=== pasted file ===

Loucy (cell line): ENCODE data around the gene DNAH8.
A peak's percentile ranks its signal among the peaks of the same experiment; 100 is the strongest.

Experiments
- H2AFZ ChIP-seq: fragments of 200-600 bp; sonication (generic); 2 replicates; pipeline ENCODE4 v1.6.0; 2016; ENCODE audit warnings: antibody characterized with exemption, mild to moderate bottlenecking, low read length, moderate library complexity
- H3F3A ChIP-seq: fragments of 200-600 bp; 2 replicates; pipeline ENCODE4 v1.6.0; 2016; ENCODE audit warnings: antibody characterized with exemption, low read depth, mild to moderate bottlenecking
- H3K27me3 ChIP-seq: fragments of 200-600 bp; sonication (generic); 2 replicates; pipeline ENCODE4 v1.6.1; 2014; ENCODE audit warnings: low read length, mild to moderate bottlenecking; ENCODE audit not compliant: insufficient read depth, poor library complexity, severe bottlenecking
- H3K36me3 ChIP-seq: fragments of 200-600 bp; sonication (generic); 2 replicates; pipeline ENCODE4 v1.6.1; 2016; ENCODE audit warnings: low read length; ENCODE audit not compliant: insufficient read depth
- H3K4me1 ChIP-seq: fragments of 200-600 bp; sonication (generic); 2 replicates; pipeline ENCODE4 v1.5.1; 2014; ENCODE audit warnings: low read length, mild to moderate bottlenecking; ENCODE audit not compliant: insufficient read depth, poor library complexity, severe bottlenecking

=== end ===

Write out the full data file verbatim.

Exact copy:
Loucy (cell line): ENCODE data around the gene DNAH8.
A peak's percentile ranks its signal among the peaks of the same experiment; 100 is the strongest.

Experiments
- H2AFZ ChIP-seq: fragments of 200-600 bp; sonication (generic); 2 replicates; pipeline ENCODE4 v1.6.0; 2016; ENCODE audit warnings: antibody characterized with exemption, mild to moderate bottlenecking, low read length, moderate library complexity
- H3F3A ChIP-seq: fragments of 200-600 bp; 2 replicates; pipeline ENCODE4 v1.6.0; 2016; ENCODE audit warnings: antibody characterized with exemption, low read depth, mild to moderate bottlenecking
- H3K27me3 ChIP-seq: fragments of 200-600 bp; sonication (generic); 2 replicates; pipeline ENCODE4 v1.6.1; 2014; ENCODE audit warnings: low read length, mild to moderate bottlenecking; ENCODE audit not compliant: insufficient read depth, poor library complexity, severe bottlenecking
- H3K36me3 ChIP-seq: fragments of 200-600 bp; sonication (generic); 2 replicates; pipeline ENCODE4 v1.6.1; 2016; ENCODE audit warnings: low read length; ENCODE audit not compliant: insufficient read depth
- H3K4me1 ChIP-seq: fragments of 200-600 bp; sonication (generic); 2 replicates; pipeline ENCODE4 v1.5.1; 2014; ENCODE audit warnings: low read length, mild to moderate bottlenecking; ENCODE audit not compliant: insufficient read depth, poor library complexity, severe bottlenecking